Prisoners trapped in limbo expose the problem with longer sentences

As the government grapples with the London Bridge and Streatham terror attacks, a major problem in the prison system has been overlooked. 

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Longer custodial sentences? Better rehabilitation programmes? More funding for probation services? As the country argues about how best to avoid terror attacks like that at London Bridge last December, or that on Streatham High Road in February, there’s one problem with our prisons that the national conversation appears to have missed.

In certain prisons, inmates are being trapped without the appropriate resources they need to rehabilitate and transition back into the community. According to the National Audit Office’s latest report on improving the prison estate, there is a shortfall of 15,000 “training” and “resettlement” places across the prison estate in England and Wales. (“Training prisons” accommodate long-term prisoners and provide rehabilitation opportunities. “Resettlement prisons” prepare prisoners for release and facilitate their return to the community.)

That means prisoners are getting stuck in local “reception prisons” (short-stay prisons for those awaiting trial or sentencing, or newly sentenced prisoners waiting to be allocated, known generally as “remand prisons”) when they could be being rehabilitated instead.

Remand prisons tend to be older, shabbier and more overcrowded, with fewer work opportunities or services to access. Inmates are more likely to be locked up for most of the day, with two people sometimes confined to cells designed for one.

“Population pressures mean that prisoners are not always held in prisons that meet their needs,” says the NAO report. “HMPPS [Her Majesty’s Prison and Probation Service] expects local prisons to accommodate prisoners on remand or serving short sentences, but they are increasingly accommodating longer-sentenced prisoners because of shortfalls in prison places designed to support offenders’ transition into the community.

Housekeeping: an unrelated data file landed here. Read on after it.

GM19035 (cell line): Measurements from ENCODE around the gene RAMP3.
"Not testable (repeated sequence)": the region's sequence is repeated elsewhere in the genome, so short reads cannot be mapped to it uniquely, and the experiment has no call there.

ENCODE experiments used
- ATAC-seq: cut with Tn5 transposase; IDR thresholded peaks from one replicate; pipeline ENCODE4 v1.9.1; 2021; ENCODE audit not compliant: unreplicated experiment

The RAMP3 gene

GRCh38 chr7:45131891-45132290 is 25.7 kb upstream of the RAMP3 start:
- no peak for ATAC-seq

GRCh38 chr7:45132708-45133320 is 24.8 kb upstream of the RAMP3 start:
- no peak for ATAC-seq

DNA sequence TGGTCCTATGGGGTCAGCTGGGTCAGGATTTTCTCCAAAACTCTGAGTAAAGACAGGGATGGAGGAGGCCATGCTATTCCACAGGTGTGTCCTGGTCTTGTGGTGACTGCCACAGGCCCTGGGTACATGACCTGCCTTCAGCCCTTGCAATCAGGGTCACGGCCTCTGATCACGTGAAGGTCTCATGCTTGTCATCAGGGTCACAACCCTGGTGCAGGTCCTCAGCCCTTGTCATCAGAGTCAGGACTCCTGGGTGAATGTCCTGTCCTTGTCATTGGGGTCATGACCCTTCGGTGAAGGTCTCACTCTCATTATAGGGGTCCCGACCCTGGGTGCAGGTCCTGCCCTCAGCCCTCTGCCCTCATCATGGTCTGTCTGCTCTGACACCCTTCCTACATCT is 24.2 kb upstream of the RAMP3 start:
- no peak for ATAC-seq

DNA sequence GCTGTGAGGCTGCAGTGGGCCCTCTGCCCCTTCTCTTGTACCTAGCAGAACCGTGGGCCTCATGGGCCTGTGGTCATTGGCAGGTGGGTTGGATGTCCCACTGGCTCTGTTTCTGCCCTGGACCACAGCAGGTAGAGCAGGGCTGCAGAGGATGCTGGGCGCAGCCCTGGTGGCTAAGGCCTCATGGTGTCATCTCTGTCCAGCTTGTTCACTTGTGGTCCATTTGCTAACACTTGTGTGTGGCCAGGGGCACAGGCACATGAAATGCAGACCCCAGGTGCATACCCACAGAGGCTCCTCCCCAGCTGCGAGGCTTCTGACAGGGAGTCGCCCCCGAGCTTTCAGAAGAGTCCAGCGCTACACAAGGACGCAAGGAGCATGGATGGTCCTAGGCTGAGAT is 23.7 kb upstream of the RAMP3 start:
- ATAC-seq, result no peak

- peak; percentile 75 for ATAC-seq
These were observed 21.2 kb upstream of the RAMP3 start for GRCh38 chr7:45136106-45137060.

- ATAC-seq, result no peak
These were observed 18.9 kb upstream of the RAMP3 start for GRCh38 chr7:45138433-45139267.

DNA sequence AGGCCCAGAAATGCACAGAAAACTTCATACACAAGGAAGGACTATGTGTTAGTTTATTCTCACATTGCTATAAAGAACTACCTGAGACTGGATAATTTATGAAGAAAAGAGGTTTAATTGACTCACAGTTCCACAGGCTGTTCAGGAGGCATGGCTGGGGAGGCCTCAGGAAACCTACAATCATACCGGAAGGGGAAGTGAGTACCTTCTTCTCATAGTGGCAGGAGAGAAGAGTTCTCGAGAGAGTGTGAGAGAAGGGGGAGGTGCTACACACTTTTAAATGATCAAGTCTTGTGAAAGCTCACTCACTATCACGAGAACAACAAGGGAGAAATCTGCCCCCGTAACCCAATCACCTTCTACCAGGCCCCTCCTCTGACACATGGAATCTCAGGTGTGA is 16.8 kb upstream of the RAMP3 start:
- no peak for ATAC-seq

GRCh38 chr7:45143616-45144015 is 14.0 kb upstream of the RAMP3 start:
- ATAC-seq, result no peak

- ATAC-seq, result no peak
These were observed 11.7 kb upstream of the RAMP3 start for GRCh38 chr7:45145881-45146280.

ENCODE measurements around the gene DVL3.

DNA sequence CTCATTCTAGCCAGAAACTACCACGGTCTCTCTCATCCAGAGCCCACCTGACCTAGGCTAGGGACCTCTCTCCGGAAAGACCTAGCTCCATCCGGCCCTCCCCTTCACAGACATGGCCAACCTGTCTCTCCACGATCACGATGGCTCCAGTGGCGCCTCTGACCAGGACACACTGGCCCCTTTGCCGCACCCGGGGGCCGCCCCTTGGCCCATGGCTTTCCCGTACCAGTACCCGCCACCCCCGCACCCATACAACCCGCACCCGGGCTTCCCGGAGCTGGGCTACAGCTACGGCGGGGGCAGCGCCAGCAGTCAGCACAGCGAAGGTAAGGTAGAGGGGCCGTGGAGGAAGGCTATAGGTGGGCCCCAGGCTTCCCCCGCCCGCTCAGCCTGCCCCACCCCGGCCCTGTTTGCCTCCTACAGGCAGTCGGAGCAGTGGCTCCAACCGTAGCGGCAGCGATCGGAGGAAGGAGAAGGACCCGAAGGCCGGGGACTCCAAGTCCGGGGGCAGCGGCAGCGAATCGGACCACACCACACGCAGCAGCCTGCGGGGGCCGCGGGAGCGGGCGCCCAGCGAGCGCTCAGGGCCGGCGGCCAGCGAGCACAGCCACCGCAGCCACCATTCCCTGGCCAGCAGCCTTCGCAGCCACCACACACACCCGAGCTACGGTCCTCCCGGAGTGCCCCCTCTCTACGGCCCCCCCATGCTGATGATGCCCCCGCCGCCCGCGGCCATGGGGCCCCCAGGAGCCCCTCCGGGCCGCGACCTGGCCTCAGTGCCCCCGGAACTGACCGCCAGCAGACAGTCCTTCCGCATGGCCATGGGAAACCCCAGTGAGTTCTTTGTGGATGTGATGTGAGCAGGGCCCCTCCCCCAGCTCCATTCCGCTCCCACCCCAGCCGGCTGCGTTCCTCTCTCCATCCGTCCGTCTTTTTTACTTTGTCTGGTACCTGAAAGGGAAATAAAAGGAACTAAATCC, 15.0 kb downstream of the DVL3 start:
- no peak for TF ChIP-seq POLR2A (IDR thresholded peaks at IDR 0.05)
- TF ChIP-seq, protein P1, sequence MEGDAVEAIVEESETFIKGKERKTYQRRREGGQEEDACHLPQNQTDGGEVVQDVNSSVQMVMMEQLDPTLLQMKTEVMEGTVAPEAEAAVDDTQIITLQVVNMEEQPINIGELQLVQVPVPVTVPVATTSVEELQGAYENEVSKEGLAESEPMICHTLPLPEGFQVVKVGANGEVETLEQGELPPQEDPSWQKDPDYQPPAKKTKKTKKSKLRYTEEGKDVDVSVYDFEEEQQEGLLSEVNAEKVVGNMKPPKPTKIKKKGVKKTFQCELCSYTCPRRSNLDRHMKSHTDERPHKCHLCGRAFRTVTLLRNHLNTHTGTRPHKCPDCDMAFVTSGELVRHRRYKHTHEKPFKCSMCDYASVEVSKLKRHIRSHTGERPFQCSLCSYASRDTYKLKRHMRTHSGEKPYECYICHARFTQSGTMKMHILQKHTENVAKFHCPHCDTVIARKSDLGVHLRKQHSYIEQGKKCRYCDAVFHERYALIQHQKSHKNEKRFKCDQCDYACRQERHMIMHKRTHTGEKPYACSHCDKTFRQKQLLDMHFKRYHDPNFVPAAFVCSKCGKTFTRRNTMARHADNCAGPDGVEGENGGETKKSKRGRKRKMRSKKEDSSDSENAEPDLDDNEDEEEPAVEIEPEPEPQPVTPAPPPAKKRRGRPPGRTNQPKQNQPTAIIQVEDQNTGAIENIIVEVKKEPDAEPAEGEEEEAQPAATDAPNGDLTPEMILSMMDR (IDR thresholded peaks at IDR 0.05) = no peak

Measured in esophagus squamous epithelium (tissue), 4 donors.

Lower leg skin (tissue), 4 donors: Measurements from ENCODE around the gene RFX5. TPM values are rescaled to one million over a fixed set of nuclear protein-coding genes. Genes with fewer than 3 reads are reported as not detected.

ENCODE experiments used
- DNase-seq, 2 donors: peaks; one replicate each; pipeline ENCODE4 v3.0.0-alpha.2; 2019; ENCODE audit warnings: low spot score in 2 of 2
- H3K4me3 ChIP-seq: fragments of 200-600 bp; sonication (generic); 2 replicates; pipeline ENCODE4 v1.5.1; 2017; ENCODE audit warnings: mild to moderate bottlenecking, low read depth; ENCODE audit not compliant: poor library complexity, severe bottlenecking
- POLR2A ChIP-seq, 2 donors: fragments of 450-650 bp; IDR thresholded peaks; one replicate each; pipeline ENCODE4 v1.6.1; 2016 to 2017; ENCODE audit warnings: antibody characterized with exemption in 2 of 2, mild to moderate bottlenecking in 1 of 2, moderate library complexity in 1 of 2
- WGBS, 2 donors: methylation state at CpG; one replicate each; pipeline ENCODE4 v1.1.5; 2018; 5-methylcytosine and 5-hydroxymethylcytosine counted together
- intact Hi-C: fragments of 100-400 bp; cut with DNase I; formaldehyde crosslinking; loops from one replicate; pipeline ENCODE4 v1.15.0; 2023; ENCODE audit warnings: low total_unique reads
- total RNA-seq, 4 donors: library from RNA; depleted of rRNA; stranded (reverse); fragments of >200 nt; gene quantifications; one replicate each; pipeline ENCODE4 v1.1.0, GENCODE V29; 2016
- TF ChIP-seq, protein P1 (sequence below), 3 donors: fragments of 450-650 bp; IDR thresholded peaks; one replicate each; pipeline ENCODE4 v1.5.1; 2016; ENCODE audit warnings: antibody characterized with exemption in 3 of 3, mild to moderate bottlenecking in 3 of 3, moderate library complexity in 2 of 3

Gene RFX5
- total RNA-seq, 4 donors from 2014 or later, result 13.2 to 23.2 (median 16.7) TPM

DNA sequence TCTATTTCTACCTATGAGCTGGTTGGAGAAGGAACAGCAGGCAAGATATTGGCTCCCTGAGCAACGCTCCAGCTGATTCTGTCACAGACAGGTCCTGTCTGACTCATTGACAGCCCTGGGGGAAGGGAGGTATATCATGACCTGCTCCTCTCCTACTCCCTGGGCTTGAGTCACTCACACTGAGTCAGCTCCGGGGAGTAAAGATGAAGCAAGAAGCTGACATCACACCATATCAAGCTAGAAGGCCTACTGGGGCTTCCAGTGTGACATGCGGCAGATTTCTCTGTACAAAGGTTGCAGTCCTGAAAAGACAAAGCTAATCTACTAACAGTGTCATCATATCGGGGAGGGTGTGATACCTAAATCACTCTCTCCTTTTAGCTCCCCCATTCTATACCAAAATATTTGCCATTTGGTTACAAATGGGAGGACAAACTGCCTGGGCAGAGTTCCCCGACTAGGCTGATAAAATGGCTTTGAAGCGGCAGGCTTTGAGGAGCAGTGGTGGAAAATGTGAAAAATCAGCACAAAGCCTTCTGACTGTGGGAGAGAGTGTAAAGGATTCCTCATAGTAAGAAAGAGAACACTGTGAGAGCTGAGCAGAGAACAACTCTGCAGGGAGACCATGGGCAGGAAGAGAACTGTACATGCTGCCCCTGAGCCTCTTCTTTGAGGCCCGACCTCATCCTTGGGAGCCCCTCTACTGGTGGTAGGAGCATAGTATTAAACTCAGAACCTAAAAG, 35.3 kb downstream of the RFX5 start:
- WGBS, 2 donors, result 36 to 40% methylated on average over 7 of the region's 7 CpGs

“This means that many prisoners live in unnecessarily stringent security conditions while others live in low-security environments relative to their higher risks.”

This situation leads to overcrowded, understaffed prisons that are not designed to hold inmates for the long term. Demotivation of staff and deterioration of prison conditions are among the potential consequences of this – the NAO report cites the “growing availability of drugs, vandalism, and increasing violence and self-harm” in prisons, and finds that the prison environment plays “a role in how prisoners behave”.

This remand prison limbo could also be a factor in prisoners spending more time in their cells, as reported by the Institute for Government’s 2019 prison performance tracker. “If prisoners spend more time in their cells, they will spend less time engaged in retraining and education,” it reports. “But the evidence suggests that this is exactly what is happening.”

Indeed, the number of prisoners beginning and completing accredited courses and qualifications that may support them upon their release from prison is falling, with course starts falling by 36 per cent between 2009/10 and 2017/18, and course completions falling by 23 per cent since 2014/15. There has also been a decline in the number of prisoners gaining academic qualifications, with 40 per cent fewer achieving pre-GCSE and GCSE-level maths qualifications since 2010/11, and a 47 per cent drop in English qualification. 

The Ministry of Justice is only on track to deliver 3,566 of its 10,000 target of prison places by 2023-24, and yet ministers are calling for longer prison sentences. As the chair of the Public Accounts Committee, Meg Hillier MP, commented: “The government say they want people to serve more time, but soon the prison population could exceed capacity. As the Streatham attack highlighted, the Prison and Probation Service urgently need a long-term plan to improve our prisons and will need the funding to do this.”

Anoosh Chakelian is the New Statesman’s Britain editor.